Editor's note: This is one of the first-hand stories of Netherlands' scientists who have successfully commercialised their research results with the help of one of the Netherlands' support programmes for young entrepreneurs.
Father and son running a company together; it might be routine in agriculture or law offices, but have you ever seen an example in science?
For 7 years now, my father and I have been running Ergodynamics Applications ( EA), a company that offers a remedy against Lower Back Pain (LBP) resulting from prolonged sitting. My dad--an experienced orthopaedist--wanted to help the many LBP patients he saw. My background in biomechanics prepared me well to find a solution to LBP. With the support of New Venture--a business plan competition for would-be entrepreneurs in the Netherlands--and a lot of persistence, we eventually turned our idea into a product.
Even though I chose the scientific track at first, I've always had a feeling for business. In my late teens I designed several furniture systems, had them produced at a friend's factory during summer holidays, then sold them myself. Real business started during the last two years of my studies of mechanical engineering at Delft Technical University. In my spare time, I helped my dad with a technical solution for LBP. Together we developed a technology we called "Rotary Continuous Passive Motion" or RCPM, and--after patenting the technology--founded our company in 1997. At present, I lead EA but my father--now a member of the advisory board--has always played an important role behind the scenes.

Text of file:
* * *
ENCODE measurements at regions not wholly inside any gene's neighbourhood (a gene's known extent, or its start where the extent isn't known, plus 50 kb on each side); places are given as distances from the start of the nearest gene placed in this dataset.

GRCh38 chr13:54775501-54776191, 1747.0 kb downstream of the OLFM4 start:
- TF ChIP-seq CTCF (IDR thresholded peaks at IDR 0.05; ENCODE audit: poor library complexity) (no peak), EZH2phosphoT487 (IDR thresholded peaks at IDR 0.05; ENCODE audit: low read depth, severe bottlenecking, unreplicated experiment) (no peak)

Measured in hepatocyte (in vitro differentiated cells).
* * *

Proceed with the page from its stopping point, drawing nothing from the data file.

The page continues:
I graduated from university the same year we launched the company. But at that time, even though I wanted to continue with EA, I didn't have a clue about how to make money out of it, and my father and I believed that the RCPM technique needed further development. So instead of rushing into entrepreneurship, I decided to try and find out why it works. A former professor, who was enthusiastic about my plans, offered me a junior researcher position, which I accepted.
Meanwhile, I kept my eyes open for additional expertise and support, which I finally found at the Biomedical Physics and Technology department of the Erasmus University in Rotterdam. With the help of professor Snijders of that group, I started a Ph.D. that combined technical expertise--the Delft programme's specialty--with the medical knowledge of the department at Rotterdam.